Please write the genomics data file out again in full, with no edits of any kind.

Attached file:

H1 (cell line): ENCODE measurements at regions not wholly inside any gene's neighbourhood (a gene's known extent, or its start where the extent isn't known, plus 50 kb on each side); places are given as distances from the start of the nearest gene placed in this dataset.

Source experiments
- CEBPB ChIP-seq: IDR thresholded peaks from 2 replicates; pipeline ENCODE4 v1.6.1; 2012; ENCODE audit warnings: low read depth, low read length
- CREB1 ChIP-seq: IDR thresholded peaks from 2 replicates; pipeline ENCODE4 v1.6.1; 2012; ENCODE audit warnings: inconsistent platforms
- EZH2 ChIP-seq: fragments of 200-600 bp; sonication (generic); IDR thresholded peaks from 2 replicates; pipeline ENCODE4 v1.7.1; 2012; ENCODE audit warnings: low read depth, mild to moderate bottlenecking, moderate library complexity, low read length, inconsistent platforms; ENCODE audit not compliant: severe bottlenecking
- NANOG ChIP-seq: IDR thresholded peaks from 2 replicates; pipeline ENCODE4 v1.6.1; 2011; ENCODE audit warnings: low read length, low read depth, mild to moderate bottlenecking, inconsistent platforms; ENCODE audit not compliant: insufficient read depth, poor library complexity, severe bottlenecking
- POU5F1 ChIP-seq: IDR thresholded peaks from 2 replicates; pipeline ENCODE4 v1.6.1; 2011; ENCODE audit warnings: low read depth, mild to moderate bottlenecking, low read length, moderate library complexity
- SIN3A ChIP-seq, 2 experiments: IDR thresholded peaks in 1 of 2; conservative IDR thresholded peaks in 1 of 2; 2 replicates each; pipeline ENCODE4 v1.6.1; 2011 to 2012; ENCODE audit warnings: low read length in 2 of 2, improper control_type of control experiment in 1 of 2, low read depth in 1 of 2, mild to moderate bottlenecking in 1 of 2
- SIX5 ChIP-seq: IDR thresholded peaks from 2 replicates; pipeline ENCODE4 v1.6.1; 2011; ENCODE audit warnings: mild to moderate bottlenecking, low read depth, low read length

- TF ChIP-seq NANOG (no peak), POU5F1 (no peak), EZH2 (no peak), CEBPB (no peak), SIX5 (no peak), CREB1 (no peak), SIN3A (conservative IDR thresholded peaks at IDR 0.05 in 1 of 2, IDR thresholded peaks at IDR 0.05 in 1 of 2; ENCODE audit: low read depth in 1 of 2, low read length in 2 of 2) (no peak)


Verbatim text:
H1 (cell line): ENCODE measurements at regions not wholly inside any gene's neighbourhood (a gene's known extent, or its start where the extent isn't known, plus 50 kb on each side); places are given as distances from the start of the nearest gene placed in this dataset.

Source experiments
- CEBPB ChIP-seq: IDR thresholded peaks from 2 replicates; pipeline ENCODE4 v1.6.1; 2012; ENCODE audit warnings: low read depth, low read length
- CREB1 ChIP-seq: IDR thresholded peaks from 2 replicates; pipeline ENCODE4 v1.6.1; 2012; ENCODE audit warnings: inconsistent platforms
- EZH2 ChIP-seq: fragments of 200-600 bp; sonication (generic); IDR thresholded peaks from 2 replicates; pipeline ENCODE4 v1.7.1; 2012; ENCODE audit warnings: low read depth, mild to moderate bottlenecking, moderate library complexity, low read length, inconsistent platforms; ENCODE audit not compliant: severe bottlenecking
- NANOG ChIP-seq: IDR thresholded peaks from 2 replicates; pipeline ENCODE4 v1.6.1; 2011; ENCODE audit warnings: low read length, low read depth, mild to moderate bottlenecking, inconsistent platforms; ENCODE audit not compliant: insufficient read depth, poor library complexity, severe bottlenecking
- POU5F1 ChIP-seq: IDR thresholded peaks from 2 replicates; pipeline ENCODE4 v1.6.1; 2011; ENCODE audit warnings: low read depth, mild to moderate bottlenecking, low read length, moderate library complexity
- SIN3A ChIP-seq, 2 experiments: IDR thresholded peaks in 1 of 2; conservative IDR thresholded peaks in 1 of 2; 2 replicates each; pipeline ENCODE4 v1.6.1; 2011 to 2012; ENCODE audit warnings: low read length in 2 of 2, improper control_type of control experiment in 1 of 2, low read depth in 1 of 2, mild to moderate bottlenecking in 1 of 2
- SIX5 ChIP-seq: IDR thresholded peaks from 2 replicates; pipeline ENCODE4 v1.6.1; 2011; ENCODE audit warnings: mild to moderate bottlenecking, low read depth, low read length

- TF ChIP-seq NANOG (no peak), POU5F1 (no peak), EZH2 (no peak), CEBPB (no peak), SIX5 (no peak), CREB1 (no peak), SIN3A (conservative IDR thresholded peaks at IDR 0.05 in 1 of 2, IDR thresholded peaks at IDR 0.05 in 1 of 2; ENCODE audit: low read depth in 1 of 2, low read length in 2 of 2) (no peak)